Researchers Make Important Step Towards Creating Medical Nanorobots

Researchers [have] have made an important step towards creating medical nanorobots. They discovered a way of enabling nano- and microparticles to produce logical calculations using a variety of biochemical reactions. Many scientists believe logical operations inside cells or in artificial biomolecular systems to be a way of controlling biological processes and creating full-fledged micro-and nano-robots, which can, for example, deliver drugs on schedule to those tissues where they are needed.

Further, there is a whole branch of cell research that involves finding ways to safely introduce ever larger objects into living cells, such as micrometer-scale constructs. In an age in which the state of the art for engineering computational devices is the creation of 14 nanometer features, there is a lot that might be accomplished in the years ahead with the space contained within a 1000 nanometer diameter sphere.

Introducing Micrometer-Sized Artificial Objects into Live Cells: A Method for Cell-Giant Unilamellar Vesicle Electrofusion

Direct introduction of functional objects into living cells is a major topic in biology, medicine, and engineering studies, since such techniques facilitate manipulation of cells and allows one to change their functional properties arbitrarily. In order to introduce various objects into cells, several methods have been developed, for example, endocytosis and macropinocytosis. Nonetheless, the sizes of introducible objects are largely limited: up to several hundred nanometers and a few micrometers in diameter. In addition, the uptake of objects is dependent on cell type, and neither endocytosis nor macropinocytosis occur, for example, in lymphocytes. Even after successful endocytosis, incorporated objects are transported to the endosomes; they are then eventually transferred to the lysosome, in which acidic hydrolases degrade the materials. Hence, these two systems are not particularly suitable for introduction of functionally active molecules and objects.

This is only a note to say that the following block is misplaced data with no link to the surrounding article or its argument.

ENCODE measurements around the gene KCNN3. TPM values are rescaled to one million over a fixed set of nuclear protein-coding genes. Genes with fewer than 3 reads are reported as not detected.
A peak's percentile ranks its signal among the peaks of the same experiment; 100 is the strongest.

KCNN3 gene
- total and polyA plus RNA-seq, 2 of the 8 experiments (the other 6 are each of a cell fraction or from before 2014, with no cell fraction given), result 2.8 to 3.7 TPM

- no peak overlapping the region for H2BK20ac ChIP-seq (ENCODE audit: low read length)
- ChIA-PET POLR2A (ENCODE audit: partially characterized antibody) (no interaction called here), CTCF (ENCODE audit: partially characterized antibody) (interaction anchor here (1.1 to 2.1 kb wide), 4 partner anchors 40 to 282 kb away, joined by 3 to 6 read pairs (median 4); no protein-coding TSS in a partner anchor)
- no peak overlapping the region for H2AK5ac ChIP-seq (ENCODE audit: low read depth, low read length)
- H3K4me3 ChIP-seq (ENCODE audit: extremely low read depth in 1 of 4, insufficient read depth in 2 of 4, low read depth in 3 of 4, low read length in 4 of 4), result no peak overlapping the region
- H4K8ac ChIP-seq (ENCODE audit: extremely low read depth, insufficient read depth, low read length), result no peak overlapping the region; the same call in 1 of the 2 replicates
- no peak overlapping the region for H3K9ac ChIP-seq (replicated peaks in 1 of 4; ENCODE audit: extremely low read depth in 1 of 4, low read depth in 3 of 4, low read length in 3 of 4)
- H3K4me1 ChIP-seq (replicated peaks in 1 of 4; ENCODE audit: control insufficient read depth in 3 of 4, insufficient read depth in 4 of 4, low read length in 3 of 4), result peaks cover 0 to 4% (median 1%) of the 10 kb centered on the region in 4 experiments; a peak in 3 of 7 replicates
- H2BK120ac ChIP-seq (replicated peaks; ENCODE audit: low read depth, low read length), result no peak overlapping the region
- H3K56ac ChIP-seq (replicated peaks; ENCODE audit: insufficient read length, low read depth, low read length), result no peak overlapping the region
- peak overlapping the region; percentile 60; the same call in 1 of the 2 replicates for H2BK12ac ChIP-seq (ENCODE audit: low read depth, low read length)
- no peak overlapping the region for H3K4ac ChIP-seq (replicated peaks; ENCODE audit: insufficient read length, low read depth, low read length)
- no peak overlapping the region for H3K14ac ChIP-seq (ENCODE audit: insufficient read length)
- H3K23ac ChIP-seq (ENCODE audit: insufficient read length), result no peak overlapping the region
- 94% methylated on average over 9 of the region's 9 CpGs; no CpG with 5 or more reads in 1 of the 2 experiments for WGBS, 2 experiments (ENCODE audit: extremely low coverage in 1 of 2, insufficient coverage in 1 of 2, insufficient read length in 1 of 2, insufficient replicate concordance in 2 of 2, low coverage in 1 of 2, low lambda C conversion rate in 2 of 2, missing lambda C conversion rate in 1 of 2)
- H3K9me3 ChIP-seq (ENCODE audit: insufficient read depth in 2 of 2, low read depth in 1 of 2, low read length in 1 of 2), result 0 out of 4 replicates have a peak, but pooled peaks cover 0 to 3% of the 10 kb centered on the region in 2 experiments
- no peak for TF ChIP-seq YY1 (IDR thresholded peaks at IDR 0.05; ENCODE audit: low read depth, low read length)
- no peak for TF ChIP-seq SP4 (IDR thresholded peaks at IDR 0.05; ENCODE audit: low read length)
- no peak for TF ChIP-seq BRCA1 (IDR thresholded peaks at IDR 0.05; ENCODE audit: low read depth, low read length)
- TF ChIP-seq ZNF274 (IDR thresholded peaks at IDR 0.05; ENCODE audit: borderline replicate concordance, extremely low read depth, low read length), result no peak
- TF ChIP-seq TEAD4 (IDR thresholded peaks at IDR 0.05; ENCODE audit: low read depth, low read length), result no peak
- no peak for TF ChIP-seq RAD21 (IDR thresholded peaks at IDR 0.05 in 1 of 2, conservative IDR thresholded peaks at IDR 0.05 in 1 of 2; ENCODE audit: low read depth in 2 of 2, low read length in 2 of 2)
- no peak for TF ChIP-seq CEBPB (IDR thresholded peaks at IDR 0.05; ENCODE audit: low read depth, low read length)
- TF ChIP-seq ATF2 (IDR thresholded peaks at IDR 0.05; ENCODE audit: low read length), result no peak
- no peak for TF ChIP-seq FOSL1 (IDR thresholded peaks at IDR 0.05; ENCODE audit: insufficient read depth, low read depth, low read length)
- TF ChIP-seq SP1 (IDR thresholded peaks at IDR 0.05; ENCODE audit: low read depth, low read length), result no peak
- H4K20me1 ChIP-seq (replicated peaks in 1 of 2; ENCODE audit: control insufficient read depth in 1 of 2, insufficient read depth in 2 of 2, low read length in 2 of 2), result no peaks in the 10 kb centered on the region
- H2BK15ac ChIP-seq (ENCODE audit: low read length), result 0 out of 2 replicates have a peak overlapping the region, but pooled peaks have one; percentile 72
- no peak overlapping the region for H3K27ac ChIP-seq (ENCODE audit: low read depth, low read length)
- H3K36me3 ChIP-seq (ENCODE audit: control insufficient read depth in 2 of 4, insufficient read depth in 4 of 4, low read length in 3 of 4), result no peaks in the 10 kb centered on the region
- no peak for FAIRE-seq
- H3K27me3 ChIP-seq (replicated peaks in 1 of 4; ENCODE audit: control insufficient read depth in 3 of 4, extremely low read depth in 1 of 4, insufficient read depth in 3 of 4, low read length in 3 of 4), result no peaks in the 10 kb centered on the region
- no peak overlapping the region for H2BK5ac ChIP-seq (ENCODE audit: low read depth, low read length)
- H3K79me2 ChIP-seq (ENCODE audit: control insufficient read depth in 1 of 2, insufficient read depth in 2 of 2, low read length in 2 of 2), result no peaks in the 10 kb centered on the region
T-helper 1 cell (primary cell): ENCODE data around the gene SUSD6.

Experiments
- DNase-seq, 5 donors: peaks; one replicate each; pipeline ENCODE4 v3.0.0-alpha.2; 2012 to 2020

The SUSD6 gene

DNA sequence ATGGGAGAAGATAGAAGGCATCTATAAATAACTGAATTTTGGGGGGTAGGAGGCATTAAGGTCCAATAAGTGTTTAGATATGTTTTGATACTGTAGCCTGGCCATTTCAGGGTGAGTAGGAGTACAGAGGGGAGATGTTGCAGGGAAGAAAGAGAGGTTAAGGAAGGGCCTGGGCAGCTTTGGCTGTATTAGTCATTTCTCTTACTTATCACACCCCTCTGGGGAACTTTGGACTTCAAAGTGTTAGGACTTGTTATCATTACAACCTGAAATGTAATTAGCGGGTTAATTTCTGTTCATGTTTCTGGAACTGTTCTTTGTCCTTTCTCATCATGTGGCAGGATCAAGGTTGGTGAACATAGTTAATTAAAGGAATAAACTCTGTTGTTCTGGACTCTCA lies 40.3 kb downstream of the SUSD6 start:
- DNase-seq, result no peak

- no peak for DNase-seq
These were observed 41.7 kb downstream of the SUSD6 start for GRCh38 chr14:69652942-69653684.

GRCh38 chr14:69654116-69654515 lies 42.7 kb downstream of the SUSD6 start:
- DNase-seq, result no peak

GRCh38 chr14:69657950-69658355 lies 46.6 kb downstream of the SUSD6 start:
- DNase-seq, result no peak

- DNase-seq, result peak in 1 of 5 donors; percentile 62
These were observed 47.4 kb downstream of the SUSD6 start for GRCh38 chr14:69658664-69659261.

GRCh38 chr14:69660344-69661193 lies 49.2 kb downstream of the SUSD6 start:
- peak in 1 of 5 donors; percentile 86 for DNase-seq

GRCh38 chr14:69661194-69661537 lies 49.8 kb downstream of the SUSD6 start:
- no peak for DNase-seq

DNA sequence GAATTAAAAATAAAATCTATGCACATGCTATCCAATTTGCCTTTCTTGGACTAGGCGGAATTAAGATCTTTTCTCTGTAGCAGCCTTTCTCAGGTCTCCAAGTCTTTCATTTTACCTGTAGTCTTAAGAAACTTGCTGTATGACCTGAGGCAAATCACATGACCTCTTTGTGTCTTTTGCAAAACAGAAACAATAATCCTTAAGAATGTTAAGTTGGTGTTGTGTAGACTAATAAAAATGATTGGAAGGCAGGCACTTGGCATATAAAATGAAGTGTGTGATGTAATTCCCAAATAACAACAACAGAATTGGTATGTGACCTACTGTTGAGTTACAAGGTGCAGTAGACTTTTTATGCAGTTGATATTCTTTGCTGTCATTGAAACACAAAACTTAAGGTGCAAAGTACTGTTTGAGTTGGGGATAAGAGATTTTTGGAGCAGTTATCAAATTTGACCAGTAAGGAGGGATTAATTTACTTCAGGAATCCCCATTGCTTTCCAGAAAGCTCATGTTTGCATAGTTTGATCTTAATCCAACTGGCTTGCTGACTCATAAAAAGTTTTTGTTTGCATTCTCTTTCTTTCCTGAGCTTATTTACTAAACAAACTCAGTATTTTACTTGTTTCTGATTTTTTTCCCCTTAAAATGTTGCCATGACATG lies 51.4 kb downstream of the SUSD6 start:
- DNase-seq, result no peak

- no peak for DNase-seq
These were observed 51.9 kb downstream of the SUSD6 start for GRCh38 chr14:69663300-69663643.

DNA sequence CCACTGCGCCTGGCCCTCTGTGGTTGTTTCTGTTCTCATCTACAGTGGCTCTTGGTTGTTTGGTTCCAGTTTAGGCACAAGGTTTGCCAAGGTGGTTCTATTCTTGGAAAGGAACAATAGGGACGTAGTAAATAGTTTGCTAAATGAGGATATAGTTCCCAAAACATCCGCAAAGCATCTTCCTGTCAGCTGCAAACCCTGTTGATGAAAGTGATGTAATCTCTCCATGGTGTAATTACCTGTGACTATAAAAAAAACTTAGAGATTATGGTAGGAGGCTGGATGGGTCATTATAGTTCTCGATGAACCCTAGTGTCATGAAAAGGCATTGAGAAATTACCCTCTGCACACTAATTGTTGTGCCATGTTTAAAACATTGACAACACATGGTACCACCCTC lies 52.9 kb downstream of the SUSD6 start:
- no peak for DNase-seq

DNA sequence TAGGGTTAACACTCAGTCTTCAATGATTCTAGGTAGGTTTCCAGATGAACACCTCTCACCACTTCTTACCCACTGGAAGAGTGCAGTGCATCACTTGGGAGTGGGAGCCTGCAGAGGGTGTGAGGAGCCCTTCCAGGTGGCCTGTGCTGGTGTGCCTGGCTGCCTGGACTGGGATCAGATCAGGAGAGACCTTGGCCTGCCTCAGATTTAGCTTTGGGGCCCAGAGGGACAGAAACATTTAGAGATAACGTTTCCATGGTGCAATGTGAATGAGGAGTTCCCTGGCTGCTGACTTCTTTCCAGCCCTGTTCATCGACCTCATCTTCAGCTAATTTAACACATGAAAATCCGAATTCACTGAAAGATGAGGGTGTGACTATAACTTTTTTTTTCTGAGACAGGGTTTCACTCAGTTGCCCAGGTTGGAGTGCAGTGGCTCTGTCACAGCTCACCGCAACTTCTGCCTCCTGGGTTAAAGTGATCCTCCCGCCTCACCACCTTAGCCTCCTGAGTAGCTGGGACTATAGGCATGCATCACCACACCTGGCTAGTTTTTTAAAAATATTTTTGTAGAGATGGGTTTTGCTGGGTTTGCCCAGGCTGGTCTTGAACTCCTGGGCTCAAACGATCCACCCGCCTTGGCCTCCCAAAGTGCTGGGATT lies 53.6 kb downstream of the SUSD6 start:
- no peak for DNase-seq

To overcome these obstacles, novel delivery systems have been contrived, such as cationic liposomes and nanomicelles, that are used for gene transfer; yet, only nucleic acids that are limited to a few hundred nanometers in size can be introduced. By employing peptide vectors, comparatively larger materials can be introduced into cells, although the size limit of peptides and beads is approximately 50nm, which is again insufficient for delivery of objects, such as DNA origami and larger functional beads.

Here, we report a method for introducing large objects of up to a micrometer in diameter into cultured mammalian cells by electrofusion of giant unilamellar vesicles (GUVs). We prepared GUVs containing various artificial objects using a water-in-oil emulsion centrifugation method. GUVs and dispersed HeLa cells were exposed to an alternating current (AC) field to induce a linear cell-GUV alignment, and then a direct current (DC) pulse was applied to facilitate transient electrofusion.